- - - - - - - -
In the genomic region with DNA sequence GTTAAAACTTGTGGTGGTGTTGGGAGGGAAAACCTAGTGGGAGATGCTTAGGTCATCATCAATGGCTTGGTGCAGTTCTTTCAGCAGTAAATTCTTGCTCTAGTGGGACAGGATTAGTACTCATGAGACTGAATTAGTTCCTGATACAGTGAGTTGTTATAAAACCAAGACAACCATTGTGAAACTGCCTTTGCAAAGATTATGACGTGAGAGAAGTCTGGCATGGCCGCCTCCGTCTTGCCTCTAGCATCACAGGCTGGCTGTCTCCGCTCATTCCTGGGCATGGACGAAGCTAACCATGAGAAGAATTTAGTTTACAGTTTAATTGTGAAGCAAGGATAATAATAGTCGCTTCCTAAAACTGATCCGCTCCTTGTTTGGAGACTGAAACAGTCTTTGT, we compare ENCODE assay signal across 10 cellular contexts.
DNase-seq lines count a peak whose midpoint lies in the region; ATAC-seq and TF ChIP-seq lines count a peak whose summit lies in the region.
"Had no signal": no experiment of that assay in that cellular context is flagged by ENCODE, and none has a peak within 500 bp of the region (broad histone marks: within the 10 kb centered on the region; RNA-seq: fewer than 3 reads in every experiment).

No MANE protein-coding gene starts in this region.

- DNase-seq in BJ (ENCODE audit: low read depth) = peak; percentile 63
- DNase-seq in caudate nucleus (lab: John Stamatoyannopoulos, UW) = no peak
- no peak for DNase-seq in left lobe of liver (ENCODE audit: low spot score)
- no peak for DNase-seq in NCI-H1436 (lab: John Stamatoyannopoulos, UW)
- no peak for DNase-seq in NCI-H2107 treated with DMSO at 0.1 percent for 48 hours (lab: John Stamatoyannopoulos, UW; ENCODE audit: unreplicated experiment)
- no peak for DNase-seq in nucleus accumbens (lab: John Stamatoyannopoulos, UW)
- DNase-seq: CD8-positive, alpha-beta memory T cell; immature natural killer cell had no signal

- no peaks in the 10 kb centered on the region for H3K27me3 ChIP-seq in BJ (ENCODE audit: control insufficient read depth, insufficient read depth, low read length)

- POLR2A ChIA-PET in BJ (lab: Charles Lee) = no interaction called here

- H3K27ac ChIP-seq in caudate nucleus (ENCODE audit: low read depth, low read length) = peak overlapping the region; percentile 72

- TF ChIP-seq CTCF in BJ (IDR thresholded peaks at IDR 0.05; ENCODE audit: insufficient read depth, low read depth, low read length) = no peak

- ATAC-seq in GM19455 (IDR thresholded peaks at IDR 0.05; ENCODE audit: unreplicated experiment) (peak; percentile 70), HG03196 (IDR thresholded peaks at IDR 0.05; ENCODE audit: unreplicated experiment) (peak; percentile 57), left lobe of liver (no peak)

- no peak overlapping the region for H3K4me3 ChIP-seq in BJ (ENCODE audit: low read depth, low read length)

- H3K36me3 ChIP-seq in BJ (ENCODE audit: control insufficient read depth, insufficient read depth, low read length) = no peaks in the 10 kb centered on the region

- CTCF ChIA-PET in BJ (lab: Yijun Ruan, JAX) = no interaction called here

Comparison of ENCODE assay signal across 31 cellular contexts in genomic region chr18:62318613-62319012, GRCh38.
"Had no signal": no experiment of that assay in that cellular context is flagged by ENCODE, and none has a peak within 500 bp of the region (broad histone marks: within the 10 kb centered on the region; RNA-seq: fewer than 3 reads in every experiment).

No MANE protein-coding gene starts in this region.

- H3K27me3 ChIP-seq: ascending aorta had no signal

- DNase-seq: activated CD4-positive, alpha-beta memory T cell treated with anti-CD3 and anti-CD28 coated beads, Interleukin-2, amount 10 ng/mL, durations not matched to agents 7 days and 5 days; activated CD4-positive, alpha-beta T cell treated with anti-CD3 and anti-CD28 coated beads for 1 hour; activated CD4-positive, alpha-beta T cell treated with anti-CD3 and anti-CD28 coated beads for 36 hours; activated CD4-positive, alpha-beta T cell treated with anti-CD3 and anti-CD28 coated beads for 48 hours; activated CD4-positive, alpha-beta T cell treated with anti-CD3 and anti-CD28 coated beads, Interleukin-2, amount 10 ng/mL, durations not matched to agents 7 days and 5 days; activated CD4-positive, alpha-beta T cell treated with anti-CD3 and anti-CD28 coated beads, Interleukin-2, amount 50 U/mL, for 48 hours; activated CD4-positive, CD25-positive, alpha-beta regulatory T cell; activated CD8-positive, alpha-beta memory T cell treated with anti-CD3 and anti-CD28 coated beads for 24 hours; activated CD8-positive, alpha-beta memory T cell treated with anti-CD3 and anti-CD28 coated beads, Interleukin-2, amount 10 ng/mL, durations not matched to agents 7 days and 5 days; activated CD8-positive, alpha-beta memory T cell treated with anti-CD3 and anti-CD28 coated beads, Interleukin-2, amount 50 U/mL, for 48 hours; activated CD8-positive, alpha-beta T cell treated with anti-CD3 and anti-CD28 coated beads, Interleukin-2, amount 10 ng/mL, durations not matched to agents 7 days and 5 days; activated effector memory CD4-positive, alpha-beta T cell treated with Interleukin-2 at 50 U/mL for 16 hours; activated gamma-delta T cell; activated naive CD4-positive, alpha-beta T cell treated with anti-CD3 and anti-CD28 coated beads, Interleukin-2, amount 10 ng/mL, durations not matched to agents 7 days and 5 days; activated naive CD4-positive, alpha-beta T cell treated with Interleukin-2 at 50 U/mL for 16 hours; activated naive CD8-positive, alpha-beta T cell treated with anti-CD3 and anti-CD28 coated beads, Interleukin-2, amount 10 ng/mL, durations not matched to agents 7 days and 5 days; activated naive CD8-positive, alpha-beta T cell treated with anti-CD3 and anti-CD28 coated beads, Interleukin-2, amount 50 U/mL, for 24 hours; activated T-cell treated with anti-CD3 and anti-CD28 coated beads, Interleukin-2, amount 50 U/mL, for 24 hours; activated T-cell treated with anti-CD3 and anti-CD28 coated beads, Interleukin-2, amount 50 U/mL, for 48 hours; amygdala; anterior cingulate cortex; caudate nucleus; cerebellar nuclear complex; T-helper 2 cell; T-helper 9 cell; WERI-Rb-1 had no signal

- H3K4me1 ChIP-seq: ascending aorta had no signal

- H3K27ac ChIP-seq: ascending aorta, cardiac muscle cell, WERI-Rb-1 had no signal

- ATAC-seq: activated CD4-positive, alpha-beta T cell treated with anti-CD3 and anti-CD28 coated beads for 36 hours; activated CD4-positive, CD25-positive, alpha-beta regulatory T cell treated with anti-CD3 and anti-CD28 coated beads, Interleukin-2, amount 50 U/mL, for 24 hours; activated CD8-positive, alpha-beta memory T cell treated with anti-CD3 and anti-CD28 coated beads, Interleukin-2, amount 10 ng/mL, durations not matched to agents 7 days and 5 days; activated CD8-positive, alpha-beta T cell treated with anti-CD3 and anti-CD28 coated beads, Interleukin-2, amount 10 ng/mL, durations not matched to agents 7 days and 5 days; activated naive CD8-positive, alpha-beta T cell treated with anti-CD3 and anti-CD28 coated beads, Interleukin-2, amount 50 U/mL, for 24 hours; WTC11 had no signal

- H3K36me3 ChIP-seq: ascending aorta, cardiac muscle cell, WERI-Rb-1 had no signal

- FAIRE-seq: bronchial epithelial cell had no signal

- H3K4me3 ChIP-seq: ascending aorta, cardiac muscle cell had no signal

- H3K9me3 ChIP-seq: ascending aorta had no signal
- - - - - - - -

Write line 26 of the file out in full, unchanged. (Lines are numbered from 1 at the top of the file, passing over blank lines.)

- H3K27ac ChIP-seq: ascending aorta, cardiac muscle cell, WERI-Rb-1 had no signal